Oliver Speidel Completes Four Years Of Aussie Millions Main Event WinnersJanuary 31, 2012 2:52 pm
A couple of days ago, the 2012 Aussie Millions in Melbourne drew to a close after twenty-six events and three weeks of quality poker action.
As well as making top headlines with stories such as Phil Ivey’s dramatic winning return to tournament poker, Australian’s were also pleased to see local hero Oliver Speidel winning the $10k Main Event to keep the trophy on home soil, once more.
Back in 2009, Stewart Scott became the first Australian to win the Aussie Millions Main Event, heralding in an unbroken tradition of Aussie winners ever since, including 2010 winner Tyron Krost, 2011 winner David Gorr and now in 2012, Oliver Speidel.
This time around, Oliver Speidel defeated a field of 658 players over five days to capture the AUD$1.6 million (US$1,647,158) top prize, while taking his live tournament winnings to $1,829,530. Furthermore, the Melbourne man had no backers, meaning he gets to keep the whole sum for himself, later commenting:
“This is the biggest tournament in the Southern Hemisphere, and to win it in my home city, it’s almost like a fantasy, it’s crazy…You can’t help but think about the money and everything, what sort of freedom that can give me. I feel just amazing.”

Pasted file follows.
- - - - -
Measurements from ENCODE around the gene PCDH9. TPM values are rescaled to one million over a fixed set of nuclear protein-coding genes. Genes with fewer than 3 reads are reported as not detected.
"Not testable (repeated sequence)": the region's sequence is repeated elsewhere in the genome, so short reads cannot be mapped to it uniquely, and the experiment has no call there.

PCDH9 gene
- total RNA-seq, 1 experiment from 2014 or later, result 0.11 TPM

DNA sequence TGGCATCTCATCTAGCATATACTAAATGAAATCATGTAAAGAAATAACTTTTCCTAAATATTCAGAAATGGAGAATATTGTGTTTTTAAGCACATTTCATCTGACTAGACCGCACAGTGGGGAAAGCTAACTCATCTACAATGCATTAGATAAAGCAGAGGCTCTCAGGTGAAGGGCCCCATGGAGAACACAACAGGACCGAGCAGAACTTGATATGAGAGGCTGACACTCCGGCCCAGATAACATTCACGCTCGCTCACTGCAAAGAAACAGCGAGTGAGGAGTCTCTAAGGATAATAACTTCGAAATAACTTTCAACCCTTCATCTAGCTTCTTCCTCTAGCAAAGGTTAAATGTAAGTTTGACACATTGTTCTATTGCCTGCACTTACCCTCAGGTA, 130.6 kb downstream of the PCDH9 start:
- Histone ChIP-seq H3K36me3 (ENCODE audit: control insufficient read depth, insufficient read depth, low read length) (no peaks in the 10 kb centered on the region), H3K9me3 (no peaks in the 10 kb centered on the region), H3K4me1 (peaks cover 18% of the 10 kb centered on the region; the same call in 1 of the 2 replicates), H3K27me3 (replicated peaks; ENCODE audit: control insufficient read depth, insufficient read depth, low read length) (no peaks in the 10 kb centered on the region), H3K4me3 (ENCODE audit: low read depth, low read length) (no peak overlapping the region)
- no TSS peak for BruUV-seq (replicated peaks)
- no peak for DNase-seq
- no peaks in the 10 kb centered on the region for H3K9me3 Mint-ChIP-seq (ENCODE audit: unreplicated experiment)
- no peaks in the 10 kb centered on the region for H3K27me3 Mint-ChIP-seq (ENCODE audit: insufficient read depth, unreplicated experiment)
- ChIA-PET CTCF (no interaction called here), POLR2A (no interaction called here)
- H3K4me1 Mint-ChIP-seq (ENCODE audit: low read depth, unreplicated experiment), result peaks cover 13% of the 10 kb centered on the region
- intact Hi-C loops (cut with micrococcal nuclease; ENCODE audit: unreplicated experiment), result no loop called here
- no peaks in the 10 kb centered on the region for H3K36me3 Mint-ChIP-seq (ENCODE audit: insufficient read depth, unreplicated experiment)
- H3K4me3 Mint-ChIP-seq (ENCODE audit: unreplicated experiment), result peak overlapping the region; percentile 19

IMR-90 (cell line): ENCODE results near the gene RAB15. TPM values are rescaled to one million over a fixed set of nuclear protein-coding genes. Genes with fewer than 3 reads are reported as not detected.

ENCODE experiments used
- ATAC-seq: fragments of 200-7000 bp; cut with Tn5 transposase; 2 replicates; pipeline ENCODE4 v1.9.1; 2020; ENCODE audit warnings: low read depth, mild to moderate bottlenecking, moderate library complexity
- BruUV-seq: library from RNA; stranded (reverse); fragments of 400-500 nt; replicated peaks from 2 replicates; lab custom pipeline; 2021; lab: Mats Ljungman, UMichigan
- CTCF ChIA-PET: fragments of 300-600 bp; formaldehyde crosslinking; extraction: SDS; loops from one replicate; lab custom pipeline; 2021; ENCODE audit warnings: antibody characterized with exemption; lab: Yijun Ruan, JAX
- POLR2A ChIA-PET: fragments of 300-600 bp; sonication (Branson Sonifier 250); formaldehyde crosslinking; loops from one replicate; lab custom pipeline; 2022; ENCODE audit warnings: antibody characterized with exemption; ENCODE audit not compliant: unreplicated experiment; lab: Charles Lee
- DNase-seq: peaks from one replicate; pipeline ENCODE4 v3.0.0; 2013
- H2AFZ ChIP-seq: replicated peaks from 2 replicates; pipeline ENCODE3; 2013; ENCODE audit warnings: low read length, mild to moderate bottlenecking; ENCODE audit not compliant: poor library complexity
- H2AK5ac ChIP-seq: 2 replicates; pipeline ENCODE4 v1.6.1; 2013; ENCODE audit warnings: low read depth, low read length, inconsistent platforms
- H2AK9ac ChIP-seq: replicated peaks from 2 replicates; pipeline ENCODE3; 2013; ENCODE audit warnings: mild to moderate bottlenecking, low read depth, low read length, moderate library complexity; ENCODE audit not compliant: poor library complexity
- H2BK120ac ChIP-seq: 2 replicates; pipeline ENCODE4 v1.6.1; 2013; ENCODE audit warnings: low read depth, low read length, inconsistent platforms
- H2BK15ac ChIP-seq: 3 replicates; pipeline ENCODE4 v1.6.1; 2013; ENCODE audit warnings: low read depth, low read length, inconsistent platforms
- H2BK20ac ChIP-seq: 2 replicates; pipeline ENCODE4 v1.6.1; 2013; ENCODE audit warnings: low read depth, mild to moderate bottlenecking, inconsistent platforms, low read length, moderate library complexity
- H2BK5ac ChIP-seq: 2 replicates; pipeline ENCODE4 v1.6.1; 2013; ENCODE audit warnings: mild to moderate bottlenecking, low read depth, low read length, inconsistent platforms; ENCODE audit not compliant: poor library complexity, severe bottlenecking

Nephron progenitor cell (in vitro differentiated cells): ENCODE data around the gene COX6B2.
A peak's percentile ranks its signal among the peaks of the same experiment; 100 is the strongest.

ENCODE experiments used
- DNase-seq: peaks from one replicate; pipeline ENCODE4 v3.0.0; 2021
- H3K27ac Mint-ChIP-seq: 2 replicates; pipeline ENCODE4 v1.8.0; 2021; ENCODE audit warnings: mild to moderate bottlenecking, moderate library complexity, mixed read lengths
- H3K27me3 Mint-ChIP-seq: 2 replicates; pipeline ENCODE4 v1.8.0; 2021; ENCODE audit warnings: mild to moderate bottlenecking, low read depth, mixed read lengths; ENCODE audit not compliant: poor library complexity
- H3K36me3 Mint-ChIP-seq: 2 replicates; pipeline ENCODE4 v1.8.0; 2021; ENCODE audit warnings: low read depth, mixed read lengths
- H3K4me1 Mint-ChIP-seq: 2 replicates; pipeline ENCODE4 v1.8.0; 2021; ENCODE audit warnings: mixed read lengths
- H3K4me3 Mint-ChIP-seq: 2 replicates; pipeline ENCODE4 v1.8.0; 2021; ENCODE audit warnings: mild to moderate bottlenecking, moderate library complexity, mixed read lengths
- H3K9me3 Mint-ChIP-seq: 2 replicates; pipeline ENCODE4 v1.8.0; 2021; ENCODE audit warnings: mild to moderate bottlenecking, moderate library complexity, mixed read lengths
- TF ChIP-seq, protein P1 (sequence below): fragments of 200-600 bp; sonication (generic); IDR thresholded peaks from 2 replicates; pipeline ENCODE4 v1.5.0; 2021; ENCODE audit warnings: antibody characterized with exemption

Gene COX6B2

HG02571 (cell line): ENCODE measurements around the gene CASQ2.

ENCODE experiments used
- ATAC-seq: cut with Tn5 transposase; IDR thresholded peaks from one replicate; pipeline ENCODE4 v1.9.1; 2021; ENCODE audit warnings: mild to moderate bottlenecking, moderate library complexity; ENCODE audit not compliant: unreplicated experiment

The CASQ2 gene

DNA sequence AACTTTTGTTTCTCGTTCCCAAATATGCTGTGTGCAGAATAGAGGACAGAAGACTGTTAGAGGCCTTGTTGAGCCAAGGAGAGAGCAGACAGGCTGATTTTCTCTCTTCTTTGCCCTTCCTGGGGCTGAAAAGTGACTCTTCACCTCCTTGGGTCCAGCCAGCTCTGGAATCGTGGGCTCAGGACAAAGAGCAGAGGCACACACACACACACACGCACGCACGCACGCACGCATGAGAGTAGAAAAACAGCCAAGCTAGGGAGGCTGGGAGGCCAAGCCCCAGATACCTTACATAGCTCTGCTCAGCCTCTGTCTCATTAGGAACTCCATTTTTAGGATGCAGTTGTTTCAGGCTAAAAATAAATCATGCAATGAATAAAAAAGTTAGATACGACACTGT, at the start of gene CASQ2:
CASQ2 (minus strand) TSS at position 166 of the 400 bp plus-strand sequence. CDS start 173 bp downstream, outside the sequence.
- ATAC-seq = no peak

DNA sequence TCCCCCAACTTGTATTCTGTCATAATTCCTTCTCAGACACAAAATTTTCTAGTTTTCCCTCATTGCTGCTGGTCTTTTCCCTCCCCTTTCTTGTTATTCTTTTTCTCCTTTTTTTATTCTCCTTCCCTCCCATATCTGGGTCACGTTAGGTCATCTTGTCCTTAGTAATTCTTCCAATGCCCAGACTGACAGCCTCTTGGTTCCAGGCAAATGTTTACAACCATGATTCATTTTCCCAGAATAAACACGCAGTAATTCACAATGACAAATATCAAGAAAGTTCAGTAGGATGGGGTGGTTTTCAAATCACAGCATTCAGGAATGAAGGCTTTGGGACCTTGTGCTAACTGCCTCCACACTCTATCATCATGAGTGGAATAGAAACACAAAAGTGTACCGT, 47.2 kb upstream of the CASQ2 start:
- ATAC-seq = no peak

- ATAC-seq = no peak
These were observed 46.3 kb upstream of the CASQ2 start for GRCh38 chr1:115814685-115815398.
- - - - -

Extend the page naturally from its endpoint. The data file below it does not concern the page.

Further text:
Oliver Speidel started playing poker professionally around five years ago, after leaving his risk management job at the Reserve Bank. He said he really enjoyed the strategic nature of the game, but took a while longer to master the emotional side of the game, with its wild swings.
In this year’s Main Event, Speidel had to endure a few further swings and at one stage was down to a short-stack after calling a Phi Ivey raise on the river. Eventually, he managed to battle back and make the final table, ultimately triumphing over Hong Kong’s Ken Wong to lift the title. However, the typically modest Aussie concluded:
“At the end of the day, I was incredibly lucky, that’s the overriding factor…I figured going into the final table with seven left, I thought I had a one in four, one in five chance, so to win it was incredibly lucky.”